Higher domestic oil product prices in China

China announced Sunday that it has raised prices for its domestic oil products to make up losses created by the difference in prices between crude oil and oil products. China’s refineries lost a reported Rmb30 billion last year, and the lack of enthusiasm on the part of refiners to supply the domestic market due to low prices led to spot shortages last summer. The government had been reluctant to pass on the cost of the increasing use of imported oil due to the effect it would have on farmers and other groups that are dependent on the use of oil products.

Refinery gasoline prices were raised by Rmb300 ($37.36) per tonne, while diesel prices went up by Rmb250. These increases are said to be too small to completely cover the increase in prices of oil globally, but are still expected to give some help to domestic refiners such as Sinopec. Distributors’ margins, however, will decrease, as pump prices will only be allowed to rise by Rmb 250 per tonne for gasoline and by Rmb 150 per tonne for diesel.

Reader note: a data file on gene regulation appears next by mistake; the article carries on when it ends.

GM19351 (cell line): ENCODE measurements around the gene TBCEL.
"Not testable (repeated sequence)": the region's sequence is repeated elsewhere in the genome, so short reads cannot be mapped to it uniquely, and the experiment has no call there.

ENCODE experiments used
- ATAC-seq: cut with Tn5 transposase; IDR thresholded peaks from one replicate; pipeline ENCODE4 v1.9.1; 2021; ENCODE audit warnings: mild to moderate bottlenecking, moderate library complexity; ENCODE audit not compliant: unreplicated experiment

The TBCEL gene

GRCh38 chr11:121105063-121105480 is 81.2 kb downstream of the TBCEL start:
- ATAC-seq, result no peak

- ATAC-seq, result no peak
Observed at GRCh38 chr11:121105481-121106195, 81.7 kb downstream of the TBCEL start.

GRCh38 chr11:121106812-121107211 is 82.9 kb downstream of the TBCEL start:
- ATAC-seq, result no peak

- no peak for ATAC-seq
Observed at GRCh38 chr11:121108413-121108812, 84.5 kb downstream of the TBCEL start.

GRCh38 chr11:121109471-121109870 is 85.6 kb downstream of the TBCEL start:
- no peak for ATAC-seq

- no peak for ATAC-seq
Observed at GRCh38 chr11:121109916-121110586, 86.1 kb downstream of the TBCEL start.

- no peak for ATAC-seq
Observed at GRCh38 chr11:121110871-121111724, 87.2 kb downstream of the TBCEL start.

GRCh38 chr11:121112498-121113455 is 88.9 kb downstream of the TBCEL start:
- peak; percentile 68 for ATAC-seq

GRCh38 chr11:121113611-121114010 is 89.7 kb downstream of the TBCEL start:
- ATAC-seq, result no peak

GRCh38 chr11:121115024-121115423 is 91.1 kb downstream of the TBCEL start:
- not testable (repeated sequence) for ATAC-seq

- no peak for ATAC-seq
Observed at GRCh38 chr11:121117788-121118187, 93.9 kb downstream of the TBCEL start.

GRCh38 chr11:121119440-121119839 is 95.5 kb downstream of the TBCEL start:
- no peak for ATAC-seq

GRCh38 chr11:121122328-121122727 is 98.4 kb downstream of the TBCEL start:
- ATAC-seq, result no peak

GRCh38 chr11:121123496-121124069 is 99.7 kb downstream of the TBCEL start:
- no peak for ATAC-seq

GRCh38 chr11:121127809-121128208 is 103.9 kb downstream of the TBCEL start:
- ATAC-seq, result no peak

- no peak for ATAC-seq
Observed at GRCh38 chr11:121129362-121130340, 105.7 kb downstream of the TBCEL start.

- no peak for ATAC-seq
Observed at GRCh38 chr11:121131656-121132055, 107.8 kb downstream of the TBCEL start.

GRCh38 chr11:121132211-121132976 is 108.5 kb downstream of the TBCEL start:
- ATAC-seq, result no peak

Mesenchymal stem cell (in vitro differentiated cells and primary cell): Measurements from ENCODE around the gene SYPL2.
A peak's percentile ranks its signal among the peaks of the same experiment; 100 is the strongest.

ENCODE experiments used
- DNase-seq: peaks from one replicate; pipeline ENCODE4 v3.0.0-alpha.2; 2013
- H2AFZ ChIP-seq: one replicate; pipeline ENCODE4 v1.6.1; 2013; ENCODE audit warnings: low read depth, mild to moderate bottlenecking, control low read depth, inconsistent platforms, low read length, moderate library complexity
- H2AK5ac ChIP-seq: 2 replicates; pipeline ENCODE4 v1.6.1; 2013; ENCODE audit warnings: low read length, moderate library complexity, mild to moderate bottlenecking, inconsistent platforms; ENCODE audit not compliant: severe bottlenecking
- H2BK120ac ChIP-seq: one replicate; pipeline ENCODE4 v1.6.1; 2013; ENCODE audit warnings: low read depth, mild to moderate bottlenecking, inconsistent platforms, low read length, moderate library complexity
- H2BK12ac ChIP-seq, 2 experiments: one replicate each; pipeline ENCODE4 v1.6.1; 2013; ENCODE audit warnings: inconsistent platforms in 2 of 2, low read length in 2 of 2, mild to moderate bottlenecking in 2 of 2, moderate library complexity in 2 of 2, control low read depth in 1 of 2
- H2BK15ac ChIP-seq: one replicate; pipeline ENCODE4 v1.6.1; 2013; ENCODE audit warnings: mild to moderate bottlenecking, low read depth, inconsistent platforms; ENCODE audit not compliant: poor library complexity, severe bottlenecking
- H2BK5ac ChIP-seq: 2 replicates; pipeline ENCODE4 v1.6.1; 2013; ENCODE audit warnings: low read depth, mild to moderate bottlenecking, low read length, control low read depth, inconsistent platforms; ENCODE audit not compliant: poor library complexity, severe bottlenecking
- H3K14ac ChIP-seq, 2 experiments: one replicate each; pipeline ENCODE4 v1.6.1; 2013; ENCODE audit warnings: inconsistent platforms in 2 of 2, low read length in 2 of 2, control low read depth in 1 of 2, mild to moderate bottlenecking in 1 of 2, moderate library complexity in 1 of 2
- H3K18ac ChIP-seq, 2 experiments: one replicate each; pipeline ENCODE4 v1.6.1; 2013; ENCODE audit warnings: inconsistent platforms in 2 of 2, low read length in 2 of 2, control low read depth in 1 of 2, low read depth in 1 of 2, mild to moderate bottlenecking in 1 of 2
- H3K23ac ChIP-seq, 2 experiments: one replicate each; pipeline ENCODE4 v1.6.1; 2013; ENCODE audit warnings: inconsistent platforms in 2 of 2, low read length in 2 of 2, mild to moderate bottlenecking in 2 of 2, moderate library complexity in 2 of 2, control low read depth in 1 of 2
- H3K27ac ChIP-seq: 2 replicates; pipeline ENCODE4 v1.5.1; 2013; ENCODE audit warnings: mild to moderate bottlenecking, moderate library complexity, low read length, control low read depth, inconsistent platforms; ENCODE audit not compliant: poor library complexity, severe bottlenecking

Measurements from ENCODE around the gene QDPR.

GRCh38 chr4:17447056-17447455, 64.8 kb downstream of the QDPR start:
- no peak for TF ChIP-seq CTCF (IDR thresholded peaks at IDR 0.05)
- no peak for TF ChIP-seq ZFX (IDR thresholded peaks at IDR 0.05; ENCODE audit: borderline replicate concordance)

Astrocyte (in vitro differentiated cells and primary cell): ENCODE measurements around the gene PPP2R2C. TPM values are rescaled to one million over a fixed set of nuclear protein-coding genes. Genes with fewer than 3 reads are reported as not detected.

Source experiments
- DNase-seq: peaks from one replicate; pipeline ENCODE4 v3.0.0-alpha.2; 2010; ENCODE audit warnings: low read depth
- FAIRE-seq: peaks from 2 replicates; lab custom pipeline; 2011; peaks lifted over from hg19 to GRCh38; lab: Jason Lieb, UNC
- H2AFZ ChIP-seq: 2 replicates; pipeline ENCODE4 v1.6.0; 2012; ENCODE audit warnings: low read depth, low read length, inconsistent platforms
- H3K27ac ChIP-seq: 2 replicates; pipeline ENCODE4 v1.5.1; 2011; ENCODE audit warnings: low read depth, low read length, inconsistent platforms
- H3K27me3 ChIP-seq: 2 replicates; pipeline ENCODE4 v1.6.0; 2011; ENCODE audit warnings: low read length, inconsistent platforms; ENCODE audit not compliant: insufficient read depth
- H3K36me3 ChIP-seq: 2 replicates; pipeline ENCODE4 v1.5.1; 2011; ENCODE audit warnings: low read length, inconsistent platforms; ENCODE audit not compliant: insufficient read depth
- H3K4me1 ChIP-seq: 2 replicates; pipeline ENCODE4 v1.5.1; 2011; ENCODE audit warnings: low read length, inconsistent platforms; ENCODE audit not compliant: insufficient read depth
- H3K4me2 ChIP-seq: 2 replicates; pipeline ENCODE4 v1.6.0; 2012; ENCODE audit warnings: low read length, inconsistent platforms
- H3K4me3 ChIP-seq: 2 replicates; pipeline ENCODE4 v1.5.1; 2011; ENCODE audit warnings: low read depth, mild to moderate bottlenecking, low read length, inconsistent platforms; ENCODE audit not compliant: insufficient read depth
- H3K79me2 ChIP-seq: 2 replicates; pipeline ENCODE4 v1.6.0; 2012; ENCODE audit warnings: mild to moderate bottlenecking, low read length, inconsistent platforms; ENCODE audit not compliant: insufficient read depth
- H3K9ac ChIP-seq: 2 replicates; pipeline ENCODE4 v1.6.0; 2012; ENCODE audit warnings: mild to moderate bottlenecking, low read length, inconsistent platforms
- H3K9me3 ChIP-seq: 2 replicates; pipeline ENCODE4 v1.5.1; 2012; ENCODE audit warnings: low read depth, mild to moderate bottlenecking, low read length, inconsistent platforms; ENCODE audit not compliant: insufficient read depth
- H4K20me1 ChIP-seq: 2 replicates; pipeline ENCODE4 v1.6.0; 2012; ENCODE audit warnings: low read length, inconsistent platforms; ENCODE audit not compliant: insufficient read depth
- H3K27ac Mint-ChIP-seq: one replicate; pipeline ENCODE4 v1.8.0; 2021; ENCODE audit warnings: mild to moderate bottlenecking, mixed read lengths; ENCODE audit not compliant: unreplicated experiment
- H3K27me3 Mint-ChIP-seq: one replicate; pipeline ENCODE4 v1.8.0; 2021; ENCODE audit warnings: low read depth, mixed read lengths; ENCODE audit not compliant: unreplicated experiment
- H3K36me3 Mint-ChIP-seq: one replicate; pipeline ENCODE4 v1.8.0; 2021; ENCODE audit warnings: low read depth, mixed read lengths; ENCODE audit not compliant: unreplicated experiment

At the same time as the price increases were announced, the Chinese government also said that new subsidies will be put in place for farmers, urban transport companies, some disadvantages groups, and public-good industries. No details on how or when the subsidies would be put into operation were announced, however.

In another move to help make up losses from imported oil, the Chinese government said last week that tariffs will be introduced on industrial fuels. Additionally, the tax on large cars went up from 8 percent to 20 percent.


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